Falcon Heavy will only help build the business case for BFR - not hinder it.

Currently there is skepticism in the marketplace for 3 things (among many others not mentioned for brevity):
- Reused rockets
- Commodity markets of launch services
- The ability to control 27+ engines

Falcon Heavy and Falcon 9 combined are needed to address the first 2. The 3rd is specific to Falcon Heavy.
Regardless if it is harder than a larger single stick rocket that is somewhere off on the horizon it can still expand their capabilities and customer base in the marketplace while further proving out that some of these concepts aren't so far flung and unattainable.

Then there is the added capacity of FH for GEO insertions or escape velocity payloads that F9 can never get to.

Much easier to shift existing customers over to an optional new rocket than to win them over from a powerpoint.

Offline Mader Levap

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Re: Is it worth continuing development of Falcon Heavy ?
« Reply #16 on: 10/04/2017 10:18 pm »
Of course it is worth it.

BFR will NOT be done in time SpaceX says it will be done. That was never case for anything SpaceX did (including FH itself). Why it would be different this time? In fact, BFR should be even more challenging than FH. Ergo, multi-year delays.

I expect both F9 and FH serving SpaceX well for decade at least.
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Offline Norm38

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Re: Is it worth continuing development of Falcon Heavy ?
« Reply #17 on: 10/12/2017 03:49 am »
Is there any value in a kerlox/hydrolox architecture?  Meaning, would anyone ever want to strap F9 boosters to a big SLS hydrolox tank and have flyback boosters?  Or is it all methalox TSTO from here on out?

Offline Brovane

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Re: Is it worth continuing development of Falcon Heavy ?
« Reply #18 on: 10/12/2017 03:57 am »
Falcon Heavy sounds like a bit of a dead end. There seems to be a problem with balancing the boosters. If as is quite likely the first launch is unsuccessful what is to be gained from continuing development ?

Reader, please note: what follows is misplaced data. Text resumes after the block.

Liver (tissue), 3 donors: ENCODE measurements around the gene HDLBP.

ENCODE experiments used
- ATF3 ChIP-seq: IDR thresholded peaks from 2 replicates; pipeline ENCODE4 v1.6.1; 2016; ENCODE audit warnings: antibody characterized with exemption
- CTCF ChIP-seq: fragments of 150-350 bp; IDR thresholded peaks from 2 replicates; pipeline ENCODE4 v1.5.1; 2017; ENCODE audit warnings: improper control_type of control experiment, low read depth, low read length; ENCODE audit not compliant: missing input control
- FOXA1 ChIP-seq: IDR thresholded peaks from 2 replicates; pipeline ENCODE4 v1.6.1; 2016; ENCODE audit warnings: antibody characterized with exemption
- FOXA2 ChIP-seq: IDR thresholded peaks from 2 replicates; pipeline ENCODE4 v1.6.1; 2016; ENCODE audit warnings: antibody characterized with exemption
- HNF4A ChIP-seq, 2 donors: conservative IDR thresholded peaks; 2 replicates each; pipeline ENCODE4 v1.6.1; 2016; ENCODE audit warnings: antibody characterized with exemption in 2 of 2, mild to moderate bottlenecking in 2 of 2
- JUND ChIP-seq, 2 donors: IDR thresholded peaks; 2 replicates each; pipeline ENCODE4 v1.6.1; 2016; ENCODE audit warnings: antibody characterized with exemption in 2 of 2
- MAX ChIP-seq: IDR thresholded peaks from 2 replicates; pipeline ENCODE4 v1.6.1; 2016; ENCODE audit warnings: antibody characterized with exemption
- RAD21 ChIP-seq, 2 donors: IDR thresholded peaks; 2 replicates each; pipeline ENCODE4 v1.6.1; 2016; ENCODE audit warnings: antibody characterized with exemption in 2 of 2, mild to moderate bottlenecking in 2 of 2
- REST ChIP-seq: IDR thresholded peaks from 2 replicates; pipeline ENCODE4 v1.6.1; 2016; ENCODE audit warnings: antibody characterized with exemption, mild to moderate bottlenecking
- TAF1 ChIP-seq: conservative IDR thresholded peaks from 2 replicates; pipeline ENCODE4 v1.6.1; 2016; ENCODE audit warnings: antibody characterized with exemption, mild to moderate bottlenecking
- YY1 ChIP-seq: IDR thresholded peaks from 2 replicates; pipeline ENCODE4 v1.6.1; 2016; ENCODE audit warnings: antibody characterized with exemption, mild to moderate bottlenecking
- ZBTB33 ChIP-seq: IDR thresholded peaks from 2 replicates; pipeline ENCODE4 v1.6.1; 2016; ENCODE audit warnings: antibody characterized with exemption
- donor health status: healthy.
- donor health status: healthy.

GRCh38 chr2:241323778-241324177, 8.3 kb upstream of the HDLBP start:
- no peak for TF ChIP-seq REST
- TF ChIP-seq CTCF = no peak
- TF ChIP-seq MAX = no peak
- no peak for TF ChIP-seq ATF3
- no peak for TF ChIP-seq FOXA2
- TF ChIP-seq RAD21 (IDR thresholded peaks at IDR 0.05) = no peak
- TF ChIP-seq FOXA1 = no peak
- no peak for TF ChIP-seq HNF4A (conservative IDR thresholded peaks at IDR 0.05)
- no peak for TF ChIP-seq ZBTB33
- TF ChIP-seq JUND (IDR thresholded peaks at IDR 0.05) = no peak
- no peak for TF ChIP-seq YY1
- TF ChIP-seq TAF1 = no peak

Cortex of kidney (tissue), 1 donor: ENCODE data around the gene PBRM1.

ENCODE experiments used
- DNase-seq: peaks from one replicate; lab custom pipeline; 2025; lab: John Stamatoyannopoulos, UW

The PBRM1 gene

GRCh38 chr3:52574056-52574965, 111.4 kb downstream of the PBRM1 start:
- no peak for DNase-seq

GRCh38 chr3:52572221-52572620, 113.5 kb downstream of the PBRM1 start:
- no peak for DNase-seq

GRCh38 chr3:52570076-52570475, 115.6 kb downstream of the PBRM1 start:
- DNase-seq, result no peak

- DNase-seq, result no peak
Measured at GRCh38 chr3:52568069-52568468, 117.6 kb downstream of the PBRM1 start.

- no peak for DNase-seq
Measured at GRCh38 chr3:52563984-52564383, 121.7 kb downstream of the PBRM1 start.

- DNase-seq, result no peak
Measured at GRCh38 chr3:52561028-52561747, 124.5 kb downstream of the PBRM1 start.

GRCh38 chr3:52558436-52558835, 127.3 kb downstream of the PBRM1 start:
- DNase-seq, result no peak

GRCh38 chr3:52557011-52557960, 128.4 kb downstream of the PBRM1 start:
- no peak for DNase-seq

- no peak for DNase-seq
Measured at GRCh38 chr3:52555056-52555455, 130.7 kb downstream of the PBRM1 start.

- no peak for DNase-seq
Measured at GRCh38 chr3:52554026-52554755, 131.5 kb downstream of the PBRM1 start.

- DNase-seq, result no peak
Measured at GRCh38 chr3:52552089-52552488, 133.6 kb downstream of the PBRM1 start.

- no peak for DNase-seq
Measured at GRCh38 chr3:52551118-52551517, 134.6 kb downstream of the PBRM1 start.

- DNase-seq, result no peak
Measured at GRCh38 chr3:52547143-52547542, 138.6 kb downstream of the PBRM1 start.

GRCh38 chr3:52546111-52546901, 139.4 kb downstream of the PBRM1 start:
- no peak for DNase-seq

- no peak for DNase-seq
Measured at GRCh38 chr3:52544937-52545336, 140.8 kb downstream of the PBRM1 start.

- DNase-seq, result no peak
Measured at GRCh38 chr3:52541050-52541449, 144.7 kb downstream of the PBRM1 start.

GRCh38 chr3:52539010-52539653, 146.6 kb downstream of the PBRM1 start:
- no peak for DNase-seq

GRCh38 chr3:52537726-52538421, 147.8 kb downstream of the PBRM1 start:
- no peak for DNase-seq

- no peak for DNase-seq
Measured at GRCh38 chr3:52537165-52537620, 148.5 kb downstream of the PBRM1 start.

Not breaking faith with the USAF.  The FH will enable SpaceX to meet all orbit and payload requirements for USAF contracts. 
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Offline envy887

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Re: Is it worth continuing development of Falcon Heavy ?
« Reply #19 on: 10/12/2017 01:11 pm »
SpaceX Senior Director Tom Ochinero on this topic:

Quote
Do you need a new FH if you are transitioning to BFR?
Weíre building Falcon Heavy and we are going to fly it this year. The hardware has been through testing and almost everything is at the launch site. At this point we are just waiting to clear out the launch manifest on Pad 39A and to start flying Falcon 9s from Pad 40, which will allow us a little time to convert 39A for Falcon Heavy.

Is it a weeks-long conversion of the pad?
Itís a matter of weeks. The hardware is ready, itís a matter of a swap. Because Falcon Heavy is such a big vehicle, we cannot really test all 27 engines on the three cores at our Texas launch site, so the idea is to put it up there on 39A and do a lot of testing before we actually lift.

https://www.spaceintelreport.com/spacex-reassures-commercial-satellite-market-falcon-9-wont-soon-scrapped-bfr/